Lighting design to compliance

Singapore 29th November 2011

Today we spent quite some time making sure our lighting design submission was in compliance with the lighting standards specified by the client. We generally do not design for lux meters, but there are certain applications were compliance to lighting
level standards is a must. These are mostly functional applications such as in this case road lighting.

But the thing with calculations is that the output is as good as the operators input…”garbage in is garbage out” as they say. So you need to be skilled and knowledgeable when it comes to computer calculations and the manipulation of design factors to make sure that what is created in the calculations is an fairly accurate representation of what it will be in reality. In my early days of computer calculations for lighting we did not have AGI, Dialux or other easy to operate lighting calculation programs with near instant results. In Philips we had a big main frame computer that occupied a complete air-conditioned room and which input data had to be provided by means of hundreds of punch cards. Before the computer could actually calculate you would spent 1-2 hours punching in your cards! Then the main frame would take another few hours or so to do the calculations! We often had the computer run overnight to do the calculations!! Imagine the times when that still had to be done manually!

Now manufacturers provide us with the so called IES photometric data files which we input to the calculation program in a single action. Putting in the other design parameters such as location coordinates, height, spacing and so on is fairly straight forward. The tricky part comes when you need to achieve certain minimum levels in combination with uniformity requirements, maintenance factors, glare control etc. That is where the experienced lighting designer separates him/herself from the pack. We know instinctively what needs to be done to achieve the results and do not need to get there so much through trial and error. This is specifically the case when we ask the manufacturers to help out as their goal is selling, not necessarily achieving the best performance with the minimum amount of light fittings! The option could be 20 poles at a height of 12m with a higher performance lantern head or the same result with 30 poles at 8m with a slightly lower performance lantern head…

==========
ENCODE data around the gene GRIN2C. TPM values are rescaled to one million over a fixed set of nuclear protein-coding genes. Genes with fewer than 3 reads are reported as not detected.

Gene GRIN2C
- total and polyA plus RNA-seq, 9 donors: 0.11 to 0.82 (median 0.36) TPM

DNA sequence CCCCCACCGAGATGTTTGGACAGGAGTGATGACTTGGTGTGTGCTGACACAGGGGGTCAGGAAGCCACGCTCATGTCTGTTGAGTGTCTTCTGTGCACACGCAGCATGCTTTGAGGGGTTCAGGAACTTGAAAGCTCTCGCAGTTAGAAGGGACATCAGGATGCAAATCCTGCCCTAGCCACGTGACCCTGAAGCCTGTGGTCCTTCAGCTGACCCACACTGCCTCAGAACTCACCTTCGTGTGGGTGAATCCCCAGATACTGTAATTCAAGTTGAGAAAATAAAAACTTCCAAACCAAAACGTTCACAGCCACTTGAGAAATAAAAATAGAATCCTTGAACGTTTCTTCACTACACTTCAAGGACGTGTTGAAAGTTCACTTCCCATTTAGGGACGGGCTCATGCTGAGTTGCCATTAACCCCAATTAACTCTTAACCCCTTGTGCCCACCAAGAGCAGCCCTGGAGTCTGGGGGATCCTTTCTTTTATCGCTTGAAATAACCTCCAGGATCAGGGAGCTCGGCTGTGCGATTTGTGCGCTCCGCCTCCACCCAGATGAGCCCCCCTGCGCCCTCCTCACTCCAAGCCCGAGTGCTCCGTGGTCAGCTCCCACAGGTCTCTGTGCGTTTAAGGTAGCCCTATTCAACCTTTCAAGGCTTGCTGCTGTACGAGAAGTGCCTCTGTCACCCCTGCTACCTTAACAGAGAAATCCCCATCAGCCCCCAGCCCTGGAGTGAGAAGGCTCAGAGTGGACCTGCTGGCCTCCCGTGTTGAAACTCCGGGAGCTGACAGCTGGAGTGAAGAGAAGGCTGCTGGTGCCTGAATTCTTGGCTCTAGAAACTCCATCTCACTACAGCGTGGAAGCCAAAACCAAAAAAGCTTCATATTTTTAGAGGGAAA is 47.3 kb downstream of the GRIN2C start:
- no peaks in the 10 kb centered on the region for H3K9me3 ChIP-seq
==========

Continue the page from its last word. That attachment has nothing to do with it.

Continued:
In Light Watch a peak at some lighting calculations ..

Light Watch 212: Calculations

29. November 2011 by Martin Klaasen
Categories: light watch, lighting design, lighting standards | 1 comment

One Comment

  1. I wont the formula for detail calculating street light thanks for all

    Best regards
    Bashkim Sadiku

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